This experience made me realize that it takes time to learn things and you should never be ashamed of learning at your own pace. In terms of my theoretical knowledge, I learned that it is crucial to take time and get the prescribed medicines right otherwise the consequences of wrong medicines could cost a patient’s health.


Stage 4: Preparation

If the situation comes up in the future, I would make sure that I am prepared beforehand before taking the prescription from a patient. For this, I would sit with my seniors and have sessions on how to read prescriptions correctly and where each and every medication is placed. Moreover, if any such incident occurs the next time, I would not panic and get the required time to get things right and would get help from my senior if necessary.


What are the limitations of the integrated reflective cycle?

The limitations of an integrated reflective cycle could include increased complexity and potential confusion for learners, as merging different reflective models might create a convoluted process. It may also lack universal applicability across diverse learning contexts, making it less effective for certain situations. Moreover, compared to individual, well-established reflective models, the integrated approach might lack sufficient empirical evidence to support its effectiveness. Implementation challenges and the need for clear guidance on navigating the combined elements could further limit its practicality and impact.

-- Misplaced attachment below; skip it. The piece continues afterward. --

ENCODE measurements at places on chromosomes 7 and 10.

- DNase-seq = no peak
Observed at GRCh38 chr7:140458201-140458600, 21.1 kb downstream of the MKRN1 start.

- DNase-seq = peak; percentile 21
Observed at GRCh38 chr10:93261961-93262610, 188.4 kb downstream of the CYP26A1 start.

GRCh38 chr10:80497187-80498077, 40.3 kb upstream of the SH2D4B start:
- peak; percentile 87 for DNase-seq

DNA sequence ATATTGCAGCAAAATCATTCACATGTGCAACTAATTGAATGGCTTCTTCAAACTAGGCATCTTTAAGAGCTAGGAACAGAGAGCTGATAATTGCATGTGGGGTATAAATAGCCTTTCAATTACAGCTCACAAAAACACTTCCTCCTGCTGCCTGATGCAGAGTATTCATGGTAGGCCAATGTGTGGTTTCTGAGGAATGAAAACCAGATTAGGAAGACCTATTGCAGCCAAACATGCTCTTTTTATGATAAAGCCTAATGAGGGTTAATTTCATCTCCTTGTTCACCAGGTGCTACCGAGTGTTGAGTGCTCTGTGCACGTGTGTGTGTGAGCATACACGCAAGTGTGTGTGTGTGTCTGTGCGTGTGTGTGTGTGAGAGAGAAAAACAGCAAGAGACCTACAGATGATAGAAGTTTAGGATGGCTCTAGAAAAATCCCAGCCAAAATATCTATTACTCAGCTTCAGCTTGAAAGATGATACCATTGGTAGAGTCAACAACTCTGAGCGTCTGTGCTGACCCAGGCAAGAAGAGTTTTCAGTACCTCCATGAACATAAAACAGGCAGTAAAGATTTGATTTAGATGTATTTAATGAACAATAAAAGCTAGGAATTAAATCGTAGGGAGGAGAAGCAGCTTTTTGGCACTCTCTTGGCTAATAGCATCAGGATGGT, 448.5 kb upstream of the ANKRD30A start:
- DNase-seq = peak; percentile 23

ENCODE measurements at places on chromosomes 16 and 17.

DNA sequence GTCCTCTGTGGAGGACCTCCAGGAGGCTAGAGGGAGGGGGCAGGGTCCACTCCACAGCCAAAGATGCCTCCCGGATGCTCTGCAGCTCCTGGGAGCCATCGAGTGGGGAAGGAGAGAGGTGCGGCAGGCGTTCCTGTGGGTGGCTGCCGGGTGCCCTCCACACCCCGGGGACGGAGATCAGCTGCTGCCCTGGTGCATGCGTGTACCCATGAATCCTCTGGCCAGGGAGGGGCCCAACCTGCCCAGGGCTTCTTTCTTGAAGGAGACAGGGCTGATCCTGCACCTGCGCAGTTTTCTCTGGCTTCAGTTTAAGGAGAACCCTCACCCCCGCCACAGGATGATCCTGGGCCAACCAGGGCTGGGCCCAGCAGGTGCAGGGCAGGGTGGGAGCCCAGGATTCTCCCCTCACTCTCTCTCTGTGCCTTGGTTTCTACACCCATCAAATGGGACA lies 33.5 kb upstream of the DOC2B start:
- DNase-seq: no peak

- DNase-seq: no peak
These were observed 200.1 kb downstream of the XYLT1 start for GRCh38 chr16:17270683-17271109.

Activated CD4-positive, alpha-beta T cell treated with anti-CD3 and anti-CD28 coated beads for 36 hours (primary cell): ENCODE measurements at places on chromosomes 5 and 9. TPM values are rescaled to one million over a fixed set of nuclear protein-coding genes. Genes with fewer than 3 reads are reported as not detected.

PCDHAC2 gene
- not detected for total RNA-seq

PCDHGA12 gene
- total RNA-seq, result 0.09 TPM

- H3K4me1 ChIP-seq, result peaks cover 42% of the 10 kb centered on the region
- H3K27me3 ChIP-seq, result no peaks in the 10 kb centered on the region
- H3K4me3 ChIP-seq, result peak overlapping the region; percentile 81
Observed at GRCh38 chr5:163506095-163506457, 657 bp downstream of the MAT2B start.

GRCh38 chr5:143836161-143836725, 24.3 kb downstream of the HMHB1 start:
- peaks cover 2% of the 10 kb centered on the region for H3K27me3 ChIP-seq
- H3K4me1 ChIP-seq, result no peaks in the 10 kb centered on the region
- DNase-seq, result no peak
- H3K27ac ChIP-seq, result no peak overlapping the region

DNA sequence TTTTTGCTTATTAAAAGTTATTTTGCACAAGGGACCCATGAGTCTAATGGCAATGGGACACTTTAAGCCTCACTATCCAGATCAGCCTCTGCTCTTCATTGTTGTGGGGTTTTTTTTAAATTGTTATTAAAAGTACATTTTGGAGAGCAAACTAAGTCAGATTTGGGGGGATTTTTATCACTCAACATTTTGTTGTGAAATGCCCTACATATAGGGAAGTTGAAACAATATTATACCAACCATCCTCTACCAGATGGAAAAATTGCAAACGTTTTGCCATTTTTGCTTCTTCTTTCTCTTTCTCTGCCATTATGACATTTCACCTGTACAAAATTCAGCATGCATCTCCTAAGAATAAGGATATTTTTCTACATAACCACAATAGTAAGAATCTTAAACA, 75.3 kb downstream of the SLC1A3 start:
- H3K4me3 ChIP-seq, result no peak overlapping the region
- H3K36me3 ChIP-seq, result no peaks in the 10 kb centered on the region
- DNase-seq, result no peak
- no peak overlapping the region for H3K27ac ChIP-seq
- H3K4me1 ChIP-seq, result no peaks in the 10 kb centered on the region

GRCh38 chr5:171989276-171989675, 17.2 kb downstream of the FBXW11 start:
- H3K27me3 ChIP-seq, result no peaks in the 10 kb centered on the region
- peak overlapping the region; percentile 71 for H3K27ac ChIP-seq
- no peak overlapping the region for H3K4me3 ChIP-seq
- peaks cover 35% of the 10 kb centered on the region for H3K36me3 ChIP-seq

Can the integrated reflective cycle be used in group settings?

Yes, the cycle can be adapted for reflection in group work, encouraging collaborative learning and team development.


Ezezika, O. and Johnston, N. (2022) “Development and implementation of a reflective writing assignment for undergraduate students in a large public health biology course,” Pedagogy in Health Promotion, p. 237337992110699. Available at: https://doi.org/10.1177/23733799211069993.

Velo, G., & Minuz, P. (2009). Medication errors: prescribing faults and prescription errors. British Journal Of Clinical Pharmacology, 67(6), 624-628. doi: 10.1111/j.1365-2125.2009.03425.x